This research advances the field of bioavailability assessment by developing an improved approach for in situ measurement of bioavailable concentrations of pollutants in sediment porewater. The research addresses key bottlenecks for in situ measurements by enhancing mass transfer and by promoting the development of a passive equilibrium sampler for MeHg. (Anticipated Project Completion - 2023)
Jalalizadeh, M. and U. Ghosh. 2017. Analysis of Measurement Errors in Passive Sampling of Porewater PCB Concentrations under Static and Periodically Vibrated Conditions. Environmental Science and Technology, 51(12):7018-7027. doi.org/10.1021/acs.est.7b01020.
Jalalizadeh, M., U. Ghosh. 2016. In Situ Passive Sampling of Sediment Porewater Enhanced by Periodic Vibration. Environmental Science and Technology, 50(16):8741–8749. doi.org/10.1021/acs.est.6b00531.
Sanders, J.P., A. McBurney, C.C. Gilmour, G. Schwartz, S. Washburn, S.B. Kane Driscoll, S.S. Brown, and U. Ghosh. 2020. Development of a Novel Equilibrium Passive Sampling Device for Methylmercury in Sediment and Soil Porewaters. Environmental Toxicology and Chemistry, 39(2):323–334. doi.org/10.1002/etc.4631.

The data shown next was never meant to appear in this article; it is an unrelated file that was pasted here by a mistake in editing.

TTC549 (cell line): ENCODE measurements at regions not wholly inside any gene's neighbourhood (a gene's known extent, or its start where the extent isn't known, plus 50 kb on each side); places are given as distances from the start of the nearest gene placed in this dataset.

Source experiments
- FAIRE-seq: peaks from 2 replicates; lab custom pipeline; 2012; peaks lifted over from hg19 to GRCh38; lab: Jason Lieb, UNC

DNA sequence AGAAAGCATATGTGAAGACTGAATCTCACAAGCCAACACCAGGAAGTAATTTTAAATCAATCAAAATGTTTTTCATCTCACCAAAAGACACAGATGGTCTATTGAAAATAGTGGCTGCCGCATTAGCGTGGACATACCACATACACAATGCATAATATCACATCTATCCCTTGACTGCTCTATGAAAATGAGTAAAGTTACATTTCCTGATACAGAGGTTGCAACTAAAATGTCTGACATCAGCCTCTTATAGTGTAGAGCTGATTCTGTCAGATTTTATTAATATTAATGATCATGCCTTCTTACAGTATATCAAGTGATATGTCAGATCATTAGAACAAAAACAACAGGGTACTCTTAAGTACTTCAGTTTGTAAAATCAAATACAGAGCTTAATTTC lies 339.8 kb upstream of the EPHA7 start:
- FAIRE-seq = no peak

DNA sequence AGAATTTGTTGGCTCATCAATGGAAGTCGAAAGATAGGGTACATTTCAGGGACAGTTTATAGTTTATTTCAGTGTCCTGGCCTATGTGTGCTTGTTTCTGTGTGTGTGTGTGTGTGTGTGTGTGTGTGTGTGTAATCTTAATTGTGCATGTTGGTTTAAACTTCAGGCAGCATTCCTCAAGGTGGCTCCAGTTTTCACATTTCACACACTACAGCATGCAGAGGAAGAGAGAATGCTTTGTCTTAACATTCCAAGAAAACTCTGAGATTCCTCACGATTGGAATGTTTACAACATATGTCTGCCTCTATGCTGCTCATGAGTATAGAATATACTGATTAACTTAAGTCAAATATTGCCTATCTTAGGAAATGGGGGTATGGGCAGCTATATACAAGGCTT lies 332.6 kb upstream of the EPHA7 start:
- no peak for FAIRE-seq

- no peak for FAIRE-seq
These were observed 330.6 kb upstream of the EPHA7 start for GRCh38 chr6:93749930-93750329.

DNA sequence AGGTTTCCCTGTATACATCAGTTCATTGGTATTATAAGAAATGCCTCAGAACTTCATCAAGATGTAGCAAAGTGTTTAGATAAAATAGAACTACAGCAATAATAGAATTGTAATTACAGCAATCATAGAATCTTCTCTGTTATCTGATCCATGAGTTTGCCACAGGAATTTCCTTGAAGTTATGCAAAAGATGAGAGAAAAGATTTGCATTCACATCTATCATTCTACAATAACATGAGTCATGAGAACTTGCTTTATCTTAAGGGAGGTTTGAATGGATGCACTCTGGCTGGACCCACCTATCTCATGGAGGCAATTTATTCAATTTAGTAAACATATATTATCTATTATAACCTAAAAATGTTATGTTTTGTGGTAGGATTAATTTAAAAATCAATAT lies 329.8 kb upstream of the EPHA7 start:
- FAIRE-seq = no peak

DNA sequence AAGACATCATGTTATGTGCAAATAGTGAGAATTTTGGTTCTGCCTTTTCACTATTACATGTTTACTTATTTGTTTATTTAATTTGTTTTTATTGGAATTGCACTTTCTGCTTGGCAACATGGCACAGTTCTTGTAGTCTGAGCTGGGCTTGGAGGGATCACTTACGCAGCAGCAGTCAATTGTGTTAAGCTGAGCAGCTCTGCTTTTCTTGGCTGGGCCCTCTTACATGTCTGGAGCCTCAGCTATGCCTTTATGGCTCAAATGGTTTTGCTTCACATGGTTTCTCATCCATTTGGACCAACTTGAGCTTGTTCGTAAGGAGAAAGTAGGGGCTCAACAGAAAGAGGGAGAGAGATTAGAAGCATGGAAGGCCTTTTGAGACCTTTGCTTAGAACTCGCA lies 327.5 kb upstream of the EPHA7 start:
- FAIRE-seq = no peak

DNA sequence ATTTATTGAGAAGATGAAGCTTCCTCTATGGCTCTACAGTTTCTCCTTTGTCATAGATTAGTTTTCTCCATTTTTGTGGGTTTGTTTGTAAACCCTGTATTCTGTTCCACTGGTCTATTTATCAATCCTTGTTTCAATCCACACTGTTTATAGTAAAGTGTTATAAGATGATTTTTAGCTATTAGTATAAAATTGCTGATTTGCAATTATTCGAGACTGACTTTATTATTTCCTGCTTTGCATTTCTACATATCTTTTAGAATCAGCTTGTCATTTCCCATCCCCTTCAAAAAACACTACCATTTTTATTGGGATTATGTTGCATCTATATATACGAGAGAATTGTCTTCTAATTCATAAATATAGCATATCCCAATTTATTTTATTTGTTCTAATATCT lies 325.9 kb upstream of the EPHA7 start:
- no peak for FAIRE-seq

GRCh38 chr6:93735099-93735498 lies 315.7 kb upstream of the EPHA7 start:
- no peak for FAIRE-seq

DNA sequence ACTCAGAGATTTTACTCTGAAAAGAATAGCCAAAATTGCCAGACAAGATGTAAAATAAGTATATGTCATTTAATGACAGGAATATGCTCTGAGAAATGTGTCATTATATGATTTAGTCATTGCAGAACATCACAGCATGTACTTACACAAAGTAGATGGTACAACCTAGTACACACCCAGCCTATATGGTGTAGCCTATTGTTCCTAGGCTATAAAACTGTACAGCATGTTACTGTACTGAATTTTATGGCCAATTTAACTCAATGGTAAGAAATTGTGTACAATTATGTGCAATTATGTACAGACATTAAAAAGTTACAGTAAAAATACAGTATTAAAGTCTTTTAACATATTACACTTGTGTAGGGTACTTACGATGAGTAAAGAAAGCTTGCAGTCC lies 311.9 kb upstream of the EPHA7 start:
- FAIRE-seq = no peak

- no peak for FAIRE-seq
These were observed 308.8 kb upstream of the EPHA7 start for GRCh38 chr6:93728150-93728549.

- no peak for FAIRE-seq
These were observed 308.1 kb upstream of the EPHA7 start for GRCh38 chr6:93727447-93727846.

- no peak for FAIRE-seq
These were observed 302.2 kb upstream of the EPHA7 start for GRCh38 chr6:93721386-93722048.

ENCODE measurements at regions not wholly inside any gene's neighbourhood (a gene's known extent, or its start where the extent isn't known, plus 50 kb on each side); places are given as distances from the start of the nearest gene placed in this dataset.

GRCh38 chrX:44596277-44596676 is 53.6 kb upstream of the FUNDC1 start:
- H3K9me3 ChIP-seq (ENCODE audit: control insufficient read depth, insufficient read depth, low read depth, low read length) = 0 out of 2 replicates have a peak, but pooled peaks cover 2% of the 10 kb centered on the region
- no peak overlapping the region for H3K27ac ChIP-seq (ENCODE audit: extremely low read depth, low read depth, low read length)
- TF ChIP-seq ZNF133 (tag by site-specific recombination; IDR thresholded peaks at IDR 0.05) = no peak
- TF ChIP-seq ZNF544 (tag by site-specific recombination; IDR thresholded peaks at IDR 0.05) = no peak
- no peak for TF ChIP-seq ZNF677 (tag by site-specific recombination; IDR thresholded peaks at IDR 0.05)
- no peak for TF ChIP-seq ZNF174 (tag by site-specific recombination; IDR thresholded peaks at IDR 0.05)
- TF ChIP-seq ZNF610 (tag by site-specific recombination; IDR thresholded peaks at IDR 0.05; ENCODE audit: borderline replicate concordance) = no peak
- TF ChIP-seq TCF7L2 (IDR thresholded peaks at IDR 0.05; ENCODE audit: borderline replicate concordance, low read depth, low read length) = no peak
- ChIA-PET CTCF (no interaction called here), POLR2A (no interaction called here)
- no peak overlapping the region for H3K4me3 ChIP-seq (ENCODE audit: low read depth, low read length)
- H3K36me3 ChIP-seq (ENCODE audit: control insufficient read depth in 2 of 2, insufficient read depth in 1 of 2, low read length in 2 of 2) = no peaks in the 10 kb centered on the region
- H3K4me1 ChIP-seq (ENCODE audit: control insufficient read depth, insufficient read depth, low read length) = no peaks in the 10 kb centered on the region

Washburn, S.J., J. Damond, J.P. Sanders, C.C. Gilmour, and U. Ghosh. 2022. Uptake Mechanisms of a Novel, Activated Carbon-Based Equilibrium Passive Sampler for Estimating Porewater Methylmercury. Environmental Toxicology and Chemistry, 41(9):2052-2064. doi.org/10.1002/etc.5406.
Ghosh, U. and M. Jalalizadeh. 2020. Actively Shaken In-Situ Passive Sampling Device. US Patent. Pub. No. US 2018/0088008A1.
Damond, J. 2020. Second Place, Best Student Platform Presentation, SETAC Chesapeake Potomac Regional Chapter Annual Virtual Meeting.
Damond, J. 2022. Third Place, SETAC Chesapeake-Potomac and Hudson-Delaware Regional Chapter (CPRC-HDC) Joint Spring Meeting.
Ghosh, O. 2020. Third Place, Best Student Platform Presentation, SETAC Chesapeake Potomac Regional Chapter Annual Virtual Meeting.
Ghosh, O. 2023. Best Student Paper Award at the Battelle International Sediment Conference.
Jalalizadeh, M. 2016. First Place, Student Poster Award, SETAC Hudson Delaware Chapter Meeting.
Jalalizadeh, M. 2017. Third Place, 8th Annual Geosyntec Student Paper Competition.
Sanders, J. 2016. Most Popular Poster, Society of Environmental Toxicology and Chemistry, Chesapeake Potomac Regional Chapter, Virtual Poster Contest.
Sanders, J. 2017. Best Student Poster Award, Society of Environmental Toxicology and Chemistry, Hudson Delaware Chapter meeting.
Sanders, J. 2017. Second Place, 8th Annual Geosyntec Student Paper Competition.
Sanders, J. 2020. Best Student Paper Award from Society of Environmental Toxicology and Chemistry.
Sanders, J. Top 10 Exceptional Papers of 2020 by the Journal of Environmental Toxicology and Chemistry.